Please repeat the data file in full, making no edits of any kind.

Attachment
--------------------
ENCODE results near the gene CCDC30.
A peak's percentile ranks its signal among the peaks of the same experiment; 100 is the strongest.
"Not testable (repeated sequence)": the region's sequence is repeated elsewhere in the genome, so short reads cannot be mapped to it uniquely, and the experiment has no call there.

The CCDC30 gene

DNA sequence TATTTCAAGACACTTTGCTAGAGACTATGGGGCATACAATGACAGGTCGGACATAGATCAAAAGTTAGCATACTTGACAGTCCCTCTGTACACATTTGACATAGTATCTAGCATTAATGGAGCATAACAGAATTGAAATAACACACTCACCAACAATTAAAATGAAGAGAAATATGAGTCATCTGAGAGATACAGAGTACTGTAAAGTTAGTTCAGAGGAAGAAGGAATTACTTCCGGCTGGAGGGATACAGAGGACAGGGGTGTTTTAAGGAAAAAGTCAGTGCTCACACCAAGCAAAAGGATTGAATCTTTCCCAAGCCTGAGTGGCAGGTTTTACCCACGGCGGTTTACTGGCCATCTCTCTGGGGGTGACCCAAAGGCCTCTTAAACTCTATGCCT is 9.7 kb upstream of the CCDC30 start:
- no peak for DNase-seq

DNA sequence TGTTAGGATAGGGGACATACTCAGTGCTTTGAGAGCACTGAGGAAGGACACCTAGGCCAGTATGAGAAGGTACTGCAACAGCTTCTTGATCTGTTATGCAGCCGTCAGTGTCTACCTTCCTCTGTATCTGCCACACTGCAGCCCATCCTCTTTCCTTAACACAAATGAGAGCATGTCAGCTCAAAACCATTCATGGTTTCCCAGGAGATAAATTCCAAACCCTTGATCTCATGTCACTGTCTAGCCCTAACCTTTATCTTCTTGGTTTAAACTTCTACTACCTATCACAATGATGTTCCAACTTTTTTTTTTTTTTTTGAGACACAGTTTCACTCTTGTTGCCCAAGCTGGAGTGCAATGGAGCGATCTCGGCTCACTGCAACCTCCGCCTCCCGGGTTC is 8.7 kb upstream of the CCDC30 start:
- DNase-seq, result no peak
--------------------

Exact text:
ENCODE results near the gene CCDC30.
A peak's percentile ranks its signal among the peaks of the same experiment; 100 is the strongest.
"Not testable (repeated sequence)": the region's sequence is repeated elsewhere in the genome, so short reads cannot be mapped to it uniquely, and the experiment has no call there.

The CCDC30 gene

DNA sequence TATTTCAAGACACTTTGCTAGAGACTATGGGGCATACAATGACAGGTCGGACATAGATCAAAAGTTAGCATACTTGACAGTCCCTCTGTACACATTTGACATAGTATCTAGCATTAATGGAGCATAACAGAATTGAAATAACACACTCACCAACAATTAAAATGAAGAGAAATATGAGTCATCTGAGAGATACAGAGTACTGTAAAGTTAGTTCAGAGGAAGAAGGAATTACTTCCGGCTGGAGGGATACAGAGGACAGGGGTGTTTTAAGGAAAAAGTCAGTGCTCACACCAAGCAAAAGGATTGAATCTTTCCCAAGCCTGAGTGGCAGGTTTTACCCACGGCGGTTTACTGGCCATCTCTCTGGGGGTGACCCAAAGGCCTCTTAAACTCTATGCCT is 9.7 kb upstream of the CCDC30 start:
- no peak for DNase-seq

DNA sequence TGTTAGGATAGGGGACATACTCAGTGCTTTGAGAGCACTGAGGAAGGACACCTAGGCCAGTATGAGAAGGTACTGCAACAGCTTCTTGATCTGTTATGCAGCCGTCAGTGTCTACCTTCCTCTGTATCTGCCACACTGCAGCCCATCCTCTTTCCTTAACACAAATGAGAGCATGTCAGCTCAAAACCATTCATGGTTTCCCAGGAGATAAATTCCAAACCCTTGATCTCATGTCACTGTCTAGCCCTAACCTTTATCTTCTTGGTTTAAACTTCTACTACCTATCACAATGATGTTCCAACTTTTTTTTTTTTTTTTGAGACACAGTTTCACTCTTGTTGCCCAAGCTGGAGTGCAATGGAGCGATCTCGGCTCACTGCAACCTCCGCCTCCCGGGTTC is 8.7 kb upstream of the CCDC30 start:
- DNase-seq, result no peak